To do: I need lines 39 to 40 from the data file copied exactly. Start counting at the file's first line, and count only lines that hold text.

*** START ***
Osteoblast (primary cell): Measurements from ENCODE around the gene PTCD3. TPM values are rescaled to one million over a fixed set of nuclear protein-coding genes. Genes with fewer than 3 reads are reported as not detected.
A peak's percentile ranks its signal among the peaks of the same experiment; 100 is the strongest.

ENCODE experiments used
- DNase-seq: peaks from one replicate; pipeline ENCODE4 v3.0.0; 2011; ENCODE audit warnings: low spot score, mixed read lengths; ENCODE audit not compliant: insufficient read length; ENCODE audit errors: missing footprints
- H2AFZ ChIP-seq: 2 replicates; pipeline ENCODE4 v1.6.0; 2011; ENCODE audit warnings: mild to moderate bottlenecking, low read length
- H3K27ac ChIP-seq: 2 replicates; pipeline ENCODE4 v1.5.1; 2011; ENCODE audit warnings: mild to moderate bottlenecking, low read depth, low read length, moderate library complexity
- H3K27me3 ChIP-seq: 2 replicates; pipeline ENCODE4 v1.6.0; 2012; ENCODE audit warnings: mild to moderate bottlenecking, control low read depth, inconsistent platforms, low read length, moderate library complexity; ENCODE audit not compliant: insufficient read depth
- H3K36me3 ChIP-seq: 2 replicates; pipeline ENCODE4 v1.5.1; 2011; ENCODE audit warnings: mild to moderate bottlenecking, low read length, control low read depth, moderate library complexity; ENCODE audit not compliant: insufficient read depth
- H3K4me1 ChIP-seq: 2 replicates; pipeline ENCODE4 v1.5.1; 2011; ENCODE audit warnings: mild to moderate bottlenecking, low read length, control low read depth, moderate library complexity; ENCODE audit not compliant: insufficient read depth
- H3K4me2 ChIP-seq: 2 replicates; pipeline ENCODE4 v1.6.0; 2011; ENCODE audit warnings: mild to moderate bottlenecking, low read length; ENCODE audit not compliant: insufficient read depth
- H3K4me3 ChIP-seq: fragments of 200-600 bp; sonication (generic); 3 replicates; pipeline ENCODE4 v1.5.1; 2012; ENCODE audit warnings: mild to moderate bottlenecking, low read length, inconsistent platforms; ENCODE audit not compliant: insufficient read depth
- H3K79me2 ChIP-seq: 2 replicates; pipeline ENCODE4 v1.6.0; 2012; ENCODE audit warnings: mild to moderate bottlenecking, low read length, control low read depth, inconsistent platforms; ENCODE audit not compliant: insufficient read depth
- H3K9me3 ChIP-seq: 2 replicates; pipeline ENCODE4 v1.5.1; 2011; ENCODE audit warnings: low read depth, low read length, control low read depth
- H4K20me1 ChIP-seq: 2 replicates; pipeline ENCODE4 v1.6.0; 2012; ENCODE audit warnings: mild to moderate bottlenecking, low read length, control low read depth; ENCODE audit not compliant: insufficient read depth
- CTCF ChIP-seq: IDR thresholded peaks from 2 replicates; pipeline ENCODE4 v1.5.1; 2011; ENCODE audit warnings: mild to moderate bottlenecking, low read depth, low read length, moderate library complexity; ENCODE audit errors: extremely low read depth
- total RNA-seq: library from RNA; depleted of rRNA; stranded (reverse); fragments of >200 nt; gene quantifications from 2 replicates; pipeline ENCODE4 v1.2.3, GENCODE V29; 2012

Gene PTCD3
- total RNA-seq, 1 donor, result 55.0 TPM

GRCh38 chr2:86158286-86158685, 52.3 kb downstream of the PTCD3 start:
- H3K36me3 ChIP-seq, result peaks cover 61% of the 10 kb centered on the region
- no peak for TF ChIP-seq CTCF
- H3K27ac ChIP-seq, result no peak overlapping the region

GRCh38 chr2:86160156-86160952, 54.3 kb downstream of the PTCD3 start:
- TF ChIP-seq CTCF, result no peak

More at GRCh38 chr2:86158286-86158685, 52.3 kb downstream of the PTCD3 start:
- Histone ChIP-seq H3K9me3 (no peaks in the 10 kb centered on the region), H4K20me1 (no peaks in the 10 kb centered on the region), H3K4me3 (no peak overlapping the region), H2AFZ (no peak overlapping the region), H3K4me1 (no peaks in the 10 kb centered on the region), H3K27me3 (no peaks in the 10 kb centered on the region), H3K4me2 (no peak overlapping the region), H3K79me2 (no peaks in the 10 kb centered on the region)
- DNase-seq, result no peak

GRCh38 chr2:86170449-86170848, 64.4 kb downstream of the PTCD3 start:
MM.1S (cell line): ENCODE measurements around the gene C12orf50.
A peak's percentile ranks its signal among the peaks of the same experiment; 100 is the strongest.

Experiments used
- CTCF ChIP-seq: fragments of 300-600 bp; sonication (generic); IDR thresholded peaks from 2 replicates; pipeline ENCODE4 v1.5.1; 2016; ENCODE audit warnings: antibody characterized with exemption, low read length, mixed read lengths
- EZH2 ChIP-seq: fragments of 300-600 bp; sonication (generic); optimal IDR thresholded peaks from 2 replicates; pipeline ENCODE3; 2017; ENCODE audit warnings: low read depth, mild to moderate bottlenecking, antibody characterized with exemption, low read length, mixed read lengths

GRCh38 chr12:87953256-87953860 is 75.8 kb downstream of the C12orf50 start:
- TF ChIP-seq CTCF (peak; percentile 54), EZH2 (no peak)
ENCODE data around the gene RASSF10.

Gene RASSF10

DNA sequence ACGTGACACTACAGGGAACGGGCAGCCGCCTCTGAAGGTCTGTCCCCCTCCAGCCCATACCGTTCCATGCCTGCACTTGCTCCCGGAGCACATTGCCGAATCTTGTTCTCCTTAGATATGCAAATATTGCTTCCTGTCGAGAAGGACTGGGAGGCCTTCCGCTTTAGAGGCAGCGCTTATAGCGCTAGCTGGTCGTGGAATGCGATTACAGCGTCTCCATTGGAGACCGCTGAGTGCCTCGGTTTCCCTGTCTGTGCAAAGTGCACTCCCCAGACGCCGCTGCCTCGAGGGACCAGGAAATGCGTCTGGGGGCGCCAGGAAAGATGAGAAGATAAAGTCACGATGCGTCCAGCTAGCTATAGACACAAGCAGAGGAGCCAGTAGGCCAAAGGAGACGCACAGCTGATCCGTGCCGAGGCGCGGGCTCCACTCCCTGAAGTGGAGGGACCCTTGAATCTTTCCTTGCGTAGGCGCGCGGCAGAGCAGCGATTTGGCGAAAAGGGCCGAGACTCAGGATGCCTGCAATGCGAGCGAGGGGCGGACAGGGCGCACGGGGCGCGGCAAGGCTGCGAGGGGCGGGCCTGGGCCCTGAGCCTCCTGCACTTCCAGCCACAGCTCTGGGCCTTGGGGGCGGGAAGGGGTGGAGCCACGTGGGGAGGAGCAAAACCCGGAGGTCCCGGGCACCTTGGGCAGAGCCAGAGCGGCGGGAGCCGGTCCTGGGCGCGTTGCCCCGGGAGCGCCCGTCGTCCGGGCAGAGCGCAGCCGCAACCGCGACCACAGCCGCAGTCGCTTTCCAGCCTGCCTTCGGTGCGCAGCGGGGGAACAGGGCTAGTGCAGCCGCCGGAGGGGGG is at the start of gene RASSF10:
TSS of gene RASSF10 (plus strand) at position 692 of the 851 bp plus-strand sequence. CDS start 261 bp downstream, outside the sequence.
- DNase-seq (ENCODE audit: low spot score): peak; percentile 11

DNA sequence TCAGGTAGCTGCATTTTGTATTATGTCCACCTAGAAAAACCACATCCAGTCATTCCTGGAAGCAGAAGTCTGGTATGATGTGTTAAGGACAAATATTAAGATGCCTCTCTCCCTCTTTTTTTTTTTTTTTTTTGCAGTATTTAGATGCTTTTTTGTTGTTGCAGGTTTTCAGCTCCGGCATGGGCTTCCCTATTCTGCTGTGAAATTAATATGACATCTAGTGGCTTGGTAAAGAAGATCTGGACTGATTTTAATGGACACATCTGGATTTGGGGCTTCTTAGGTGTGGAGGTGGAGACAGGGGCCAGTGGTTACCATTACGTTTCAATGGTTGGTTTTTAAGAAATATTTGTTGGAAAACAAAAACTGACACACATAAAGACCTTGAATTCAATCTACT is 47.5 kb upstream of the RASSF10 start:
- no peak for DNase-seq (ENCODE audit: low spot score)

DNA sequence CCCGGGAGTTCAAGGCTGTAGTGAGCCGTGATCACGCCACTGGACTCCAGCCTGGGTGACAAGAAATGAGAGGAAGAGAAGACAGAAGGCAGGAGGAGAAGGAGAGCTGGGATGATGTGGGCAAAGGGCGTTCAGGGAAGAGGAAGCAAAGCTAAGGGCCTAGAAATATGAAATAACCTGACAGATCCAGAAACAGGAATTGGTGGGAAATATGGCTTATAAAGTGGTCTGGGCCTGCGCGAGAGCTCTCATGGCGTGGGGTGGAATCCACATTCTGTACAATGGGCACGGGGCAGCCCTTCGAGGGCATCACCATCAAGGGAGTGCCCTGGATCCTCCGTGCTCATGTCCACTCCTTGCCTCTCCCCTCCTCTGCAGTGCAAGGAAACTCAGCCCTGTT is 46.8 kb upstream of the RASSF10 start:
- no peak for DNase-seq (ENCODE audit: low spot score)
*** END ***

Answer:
TSS of gene RASSF10 (plus strand) at position 692 of the 851 bp plus-strand sequence. CDS start 261 bp downstream, outside the sequence.
- DNase-seq (ENCODE audit: low spot score): peak; percentile 11